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Discussion Starter · #23 ·
I'd look for a decent scooter wheel that you can use and make work, then pick a scooter tire for that wheel. Most scooter tires are rated for well over 450 pounds load.
I’ve got a good friend with a beautiful Vespa, I’m gonna consult with him about it …. Later Mate…..Blitz
 

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Discussion Starter · #27 ·
OK @GapRunr …. After playing around with some scale work-up’s I’ve decided you have a valid point about the leverage variable. It’s unexceptable. It’s advantage would be rare but it could indeed happen … sooooo
I’m modifying the tow rig portion on the motorcycle to be fixed and rigid to the moto frame and the hitch and swivel point to be at the very rear only and be a universal home built to give full range of motion. Thanks for your expert advice … I will benefit from your experience and I thank you for you time and advice. Look for an update soon and a new version ..(white PVC mock up).. of the structure on the bike itself ……,,,,, BeWell StayUpOn2 ……… Blitz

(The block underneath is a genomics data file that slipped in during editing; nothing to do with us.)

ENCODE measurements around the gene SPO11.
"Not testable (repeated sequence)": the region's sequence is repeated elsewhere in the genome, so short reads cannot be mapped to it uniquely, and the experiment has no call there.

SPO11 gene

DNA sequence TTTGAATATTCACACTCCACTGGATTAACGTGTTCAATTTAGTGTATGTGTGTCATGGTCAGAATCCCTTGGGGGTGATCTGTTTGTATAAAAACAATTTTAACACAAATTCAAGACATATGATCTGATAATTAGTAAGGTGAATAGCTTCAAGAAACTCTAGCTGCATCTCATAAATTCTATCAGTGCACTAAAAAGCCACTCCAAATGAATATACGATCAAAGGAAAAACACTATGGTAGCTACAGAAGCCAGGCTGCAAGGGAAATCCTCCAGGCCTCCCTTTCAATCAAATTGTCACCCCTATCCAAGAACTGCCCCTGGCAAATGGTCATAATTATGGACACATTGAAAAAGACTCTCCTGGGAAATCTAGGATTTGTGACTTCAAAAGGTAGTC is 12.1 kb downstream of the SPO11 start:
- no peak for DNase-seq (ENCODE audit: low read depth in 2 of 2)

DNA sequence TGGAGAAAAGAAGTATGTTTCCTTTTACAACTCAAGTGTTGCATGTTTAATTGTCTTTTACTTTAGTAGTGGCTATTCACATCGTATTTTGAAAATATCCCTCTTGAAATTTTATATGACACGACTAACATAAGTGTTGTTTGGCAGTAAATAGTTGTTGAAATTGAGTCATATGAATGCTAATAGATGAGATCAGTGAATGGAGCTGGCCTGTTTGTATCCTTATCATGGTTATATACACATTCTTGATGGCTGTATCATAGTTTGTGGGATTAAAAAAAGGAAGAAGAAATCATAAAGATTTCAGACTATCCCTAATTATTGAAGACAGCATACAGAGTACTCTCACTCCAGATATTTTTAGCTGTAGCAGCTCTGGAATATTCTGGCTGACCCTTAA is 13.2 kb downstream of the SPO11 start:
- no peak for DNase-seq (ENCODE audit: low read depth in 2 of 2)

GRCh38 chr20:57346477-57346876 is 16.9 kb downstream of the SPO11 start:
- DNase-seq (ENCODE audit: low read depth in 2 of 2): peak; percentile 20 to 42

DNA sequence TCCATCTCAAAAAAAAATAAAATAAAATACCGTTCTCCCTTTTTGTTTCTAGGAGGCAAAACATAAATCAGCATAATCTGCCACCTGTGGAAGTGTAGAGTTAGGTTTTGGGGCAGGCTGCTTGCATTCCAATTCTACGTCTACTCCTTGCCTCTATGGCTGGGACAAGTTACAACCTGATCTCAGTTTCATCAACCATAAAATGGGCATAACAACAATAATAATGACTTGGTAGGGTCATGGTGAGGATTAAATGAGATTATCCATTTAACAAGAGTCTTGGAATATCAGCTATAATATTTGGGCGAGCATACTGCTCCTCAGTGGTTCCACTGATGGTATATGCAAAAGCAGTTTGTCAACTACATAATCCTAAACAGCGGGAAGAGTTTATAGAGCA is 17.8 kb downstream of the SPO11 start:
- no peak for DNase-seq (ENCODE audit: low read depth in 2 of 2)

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I’m modifying the tow rig portion on the motorcycle to be fixed and rigid to the moto frame and the hitch and swivel point to be at the very rear only
The ever-dreaded can of worms... When you accomplish A, then it impacts B which must then be addressed. Building a swivel and U-joint at the rear of the bike completely eliminates the unlikely but possible side torque on the bike. But, now, all the trailer weight is behind the bike. The rear shock preload will have to be adjusted or the shock replaced to compensate for the weight. This would be a great time to consider a progressive (dual rate spring) rear shock but one must consider the fulcrum affect which will reduce weight on the front wheel as a direct correlation to tongue weight. Stiffening the rear shock will cause less weight transfer to the front wheel.